Ireland looks set to be a laggard in digital terrestrial television (DTT), as well as broadband, and even the EU is urging Ireland to get into gear on DTT, said Labour spokesperson on communications Liz McManus.
McManus called on Minister for Communications, Energy and Natural Resources Eamon Ryan to address the ongoing delays in implementing DTT in Ireland as a matter of urgency following calls from the EU Commission to speed up the move to DTT.
Deputy McManus said: “The delay in implementing digital TV in Ireland is adversely affecting our ability to upgrade and improve our broadband provision in this country.
“Time and again, international and EU reports have placed Ireland bottom of the table for broadband quality, cost and provision. The move to digital TV could have a real impact on our broadband provision.”
Autumn 2009 start
In August last year, Ryan said Ireland’s digital switchover would begin in autumn 2009. Yet there is little indication anything has happened.
McManus pointed to research that indicates Ireland is languishing at the bottom the DTT table.
Five countries have completed the switch-over with a further six countries due for completion by 2010 or earlier. Of the EU 27, Ireland is one of only two countries that has no firm plans available for the switch-over to DTT and is set to miss the 2012 switch-over target set by the commission.
“The delay in implementing digital TV in Ireland
is adversely affecting our ability to upgrade
and improve our broadband provision in this country.”
– Labour spokesperson on communications Liz McManus
The UK has already begun the first stages of its digital TV switch-over with homes in Wales moving to the new technology. This means viewers in the southeast of the country may no longer receive UK TV stations on ordinary terrestrial TV.
“Last May, our DTT plans were in flux after the Boxer consortium pulled out, blaming the changed economic conditions, having not signed the contract eight months after it was offered the tender. It is now six months since the latest consortium, OneVision was offered the tender and there has been no update on when a contract will be signed and where our DTT future lies.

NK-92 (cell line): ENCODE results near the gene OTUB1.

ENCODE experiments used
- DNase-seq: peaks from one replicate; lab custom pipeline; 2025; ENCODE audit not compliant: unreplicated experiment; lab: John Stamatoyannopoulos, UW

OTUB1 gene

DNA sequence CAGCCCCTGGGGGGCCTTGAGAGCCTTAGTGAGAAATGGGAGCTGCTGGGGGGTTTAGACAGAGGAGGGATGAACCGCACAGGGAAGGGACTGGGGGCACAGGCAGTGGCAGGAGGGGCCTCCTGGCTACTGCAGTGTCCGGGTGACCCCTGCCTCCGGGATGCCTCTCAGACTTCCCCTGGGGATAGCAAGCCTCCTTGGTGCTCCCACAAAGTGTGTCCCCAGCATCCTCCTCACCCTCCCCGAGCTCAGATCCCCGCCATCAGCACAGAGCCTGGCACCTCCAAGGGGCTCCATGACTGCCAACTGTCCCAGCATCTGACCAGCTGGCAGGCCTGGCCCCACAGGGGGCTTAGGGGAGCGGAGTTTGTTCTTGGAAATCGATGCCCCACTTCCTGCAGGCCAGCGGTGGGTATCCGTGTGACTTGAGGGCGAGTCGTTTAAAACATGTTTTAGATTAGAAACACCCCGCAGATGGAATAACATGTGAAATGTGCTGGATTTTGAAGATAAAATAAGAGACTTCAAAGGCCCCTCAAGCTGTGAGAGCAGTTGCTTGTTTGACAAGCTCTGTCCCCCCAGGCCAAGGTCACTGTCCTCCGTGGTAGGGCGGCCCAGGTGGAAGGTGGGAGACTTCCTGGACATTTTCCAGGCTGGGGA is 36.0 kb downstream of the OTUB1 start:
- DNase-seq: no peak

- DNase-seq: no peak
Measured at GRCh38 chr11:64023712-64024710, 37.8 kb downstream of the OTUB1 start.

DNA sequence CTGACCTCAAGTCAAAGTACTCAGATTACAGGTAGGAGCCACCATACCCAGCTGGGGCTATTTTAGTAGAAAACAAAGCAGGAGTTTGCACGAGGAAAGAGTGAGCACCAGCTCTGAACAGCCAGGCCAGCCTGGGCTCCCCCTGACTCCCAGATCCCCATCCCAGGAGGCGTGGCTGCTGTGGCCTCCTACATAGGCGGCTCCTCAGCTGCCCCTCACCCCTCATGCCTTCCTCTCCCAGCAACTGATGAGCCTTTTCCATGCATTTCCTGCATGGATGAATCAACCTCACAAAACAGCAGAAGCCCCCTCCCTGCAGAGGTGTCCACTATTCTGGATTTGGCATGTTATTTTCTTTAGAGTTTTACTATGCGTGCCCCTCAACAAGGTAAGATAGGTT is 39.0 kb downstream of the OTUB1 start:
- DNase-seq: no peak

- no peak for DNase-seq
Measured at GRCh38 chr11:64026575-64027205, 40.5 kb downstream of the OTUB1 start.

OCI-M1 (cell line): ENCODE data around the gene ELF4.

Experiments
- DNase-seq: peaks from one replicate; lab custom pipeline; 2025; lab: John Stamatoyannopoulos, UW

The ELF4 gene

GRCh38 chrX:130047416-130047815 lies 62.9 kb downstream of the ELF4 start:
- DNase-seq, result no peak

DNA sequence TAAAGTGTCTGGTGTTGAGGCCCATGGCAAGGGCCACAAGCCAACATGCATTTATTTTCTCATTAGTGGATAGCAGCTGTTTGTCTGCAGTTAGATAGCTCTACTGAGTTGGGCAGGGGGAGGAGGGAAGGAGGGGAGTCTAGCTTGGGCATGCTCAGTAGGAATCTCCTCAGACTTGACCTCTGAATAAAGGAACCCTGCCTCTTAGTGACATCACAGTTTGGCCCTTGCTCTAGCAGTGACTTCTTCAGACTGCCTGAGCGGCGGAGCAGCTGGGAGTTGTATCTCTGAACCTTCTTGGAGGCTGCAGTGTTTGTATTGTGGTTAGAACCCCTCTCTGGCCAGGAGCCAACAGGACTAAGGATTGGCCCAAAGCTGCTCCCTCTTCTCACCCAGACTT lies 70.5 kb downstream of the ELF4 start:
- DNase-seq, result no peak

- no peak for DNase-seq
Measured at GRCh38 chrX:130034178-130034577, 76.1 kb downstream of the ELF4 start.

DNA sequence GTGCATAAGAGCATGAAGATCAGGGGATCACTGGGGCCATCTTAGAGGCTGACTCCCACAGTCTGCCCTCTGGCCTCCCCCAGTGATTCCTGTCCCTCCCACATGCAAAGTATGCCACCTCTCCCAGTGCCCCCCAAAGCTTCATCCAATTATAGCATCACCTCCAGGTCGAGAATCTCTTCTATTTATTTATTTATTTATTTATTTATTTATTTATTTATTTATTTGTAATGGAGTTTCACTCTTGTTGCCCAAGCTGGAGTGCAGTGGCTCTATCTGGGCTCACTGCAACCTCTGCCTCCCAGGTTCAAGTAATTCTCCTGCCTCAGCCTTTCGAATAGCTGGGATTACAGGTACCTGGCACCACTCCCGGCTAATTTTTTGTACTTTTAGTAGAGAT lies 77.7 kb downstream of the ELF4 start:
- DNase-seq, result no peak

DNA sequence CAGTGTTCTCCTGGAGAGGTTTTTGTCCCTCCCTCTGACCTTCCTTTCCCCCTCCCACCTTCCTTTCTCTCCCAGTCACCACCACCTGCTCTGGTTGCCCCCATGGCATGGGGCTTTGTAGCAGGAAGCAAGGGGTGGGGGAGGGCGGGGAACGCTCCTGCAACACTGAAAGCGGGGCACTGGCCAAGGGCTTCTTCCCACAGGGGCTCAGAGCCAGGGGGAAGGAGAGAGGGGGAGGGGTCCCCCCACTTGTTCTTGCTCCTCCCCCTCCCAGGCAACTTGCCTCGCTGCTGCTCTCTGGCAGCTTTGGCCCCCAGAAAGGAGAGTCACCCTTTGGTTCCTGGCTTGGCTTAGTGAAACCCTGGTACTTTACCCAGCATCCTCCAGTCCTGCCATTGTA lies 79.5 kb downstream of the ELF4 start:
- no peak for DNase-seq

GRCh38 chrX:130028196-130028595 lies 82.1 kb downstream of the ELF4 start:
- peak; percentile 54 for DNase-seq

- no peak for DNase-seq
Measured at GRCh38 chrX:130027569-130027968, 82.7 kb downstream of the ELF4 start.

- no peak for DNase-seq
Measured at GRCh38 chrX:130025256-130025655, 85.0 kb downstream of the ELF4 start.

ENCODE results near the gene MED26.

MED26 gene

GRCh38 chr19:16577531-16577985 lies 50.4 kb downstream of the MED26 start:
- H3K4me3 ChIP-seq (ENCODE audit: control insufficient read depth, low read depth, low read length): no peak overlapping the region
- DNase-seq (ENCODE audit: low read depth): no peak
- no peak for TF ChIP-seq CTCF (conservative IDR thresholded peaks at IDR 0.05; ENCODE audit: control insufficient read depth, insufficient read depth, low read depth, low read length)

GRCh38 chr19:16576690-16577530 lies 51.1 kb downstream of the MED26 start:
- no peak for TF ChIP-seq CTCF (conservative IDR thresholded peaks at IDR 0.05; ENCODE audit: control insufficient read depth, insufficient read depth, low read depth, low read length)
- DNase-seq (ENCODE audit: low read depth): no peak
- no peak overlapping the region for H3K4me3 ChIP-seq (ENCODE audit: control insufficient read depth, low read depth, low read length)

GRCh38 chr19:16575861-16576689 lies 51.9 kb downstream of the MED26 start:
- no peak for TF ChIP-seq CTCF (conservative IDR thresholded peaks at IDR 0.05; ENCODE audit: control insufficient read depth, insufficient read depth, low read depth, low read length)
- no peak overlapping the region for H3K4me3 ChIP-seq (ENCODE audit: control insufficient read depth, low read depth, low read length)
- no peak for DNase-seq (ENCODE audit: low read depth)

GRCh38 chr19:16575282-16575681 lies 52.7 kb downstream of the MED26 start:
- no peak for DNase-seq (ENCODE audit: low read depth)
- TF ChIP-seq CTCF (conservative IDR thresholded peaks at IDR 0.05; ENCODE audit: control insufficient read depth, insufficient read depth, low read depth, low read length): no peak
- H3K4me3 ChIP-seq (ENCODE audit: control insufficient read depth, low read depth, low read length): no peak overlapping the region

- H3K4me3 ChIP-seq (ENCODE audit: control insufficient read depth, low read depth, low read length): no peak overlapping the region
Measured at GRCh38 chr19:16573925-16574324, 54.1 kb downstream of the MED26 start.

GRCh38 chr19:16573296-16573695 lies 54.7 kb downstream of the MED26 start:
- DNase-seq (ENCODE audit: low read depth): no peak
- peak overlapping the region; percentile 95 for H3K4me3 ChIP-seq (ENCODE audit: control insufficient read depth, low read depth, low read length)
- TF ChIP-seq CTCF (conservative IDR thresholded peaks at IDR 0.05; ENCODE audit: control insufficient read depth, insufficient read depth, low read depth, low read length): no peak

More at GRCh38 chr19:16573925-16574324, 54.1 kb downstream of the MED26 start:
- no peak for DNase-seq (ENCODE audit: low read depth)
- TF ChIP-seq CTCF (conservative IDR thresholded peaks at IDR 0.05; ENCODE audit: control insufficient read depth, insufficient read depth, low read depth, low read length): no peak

“Yesterday, the European Commission stated that the airwaves, which will be freed up from the move from analogue TV to digital TV, referred to as the digital dividend, would make ‘broadband for all’ a reality across Europe,” McManus added.
Need for speed
“The EU Commissioner for Information Society, Viviane Reding, has called on EU countries to speed up the move to digital TV, which she outlined will bring wireless broadband where high-speed internet cannot be provided efficiently by other technologies,” McManus said.
“She also stated that this ‘digital dividend’ will offer opportunities for new operators and new services and will have a positive impact on the economy. The benefits across Europe could give be worth from €20 billion to €50 billion, according to the commission.
“The minister must provide an update immediately on whether this contract is to be signed in the near future. It is an urgent matter for Ireland’s digital future and for our ability to take up on the significant benefits from the digital dividend.
“Ireland has been trailing behind in broadband provision and we must not now be left in the dark in relation to the EU-wide digital switch-over plan. I am tabling a Parliamentary Question to the minister on this issue,” McManus said.
By John Kennedy
Photo: Ireland is one of only two EU countries that has no firm plans available for the switch-over to digital terrestrial television and may miss the 2012 switch-over target set by the EU Commission.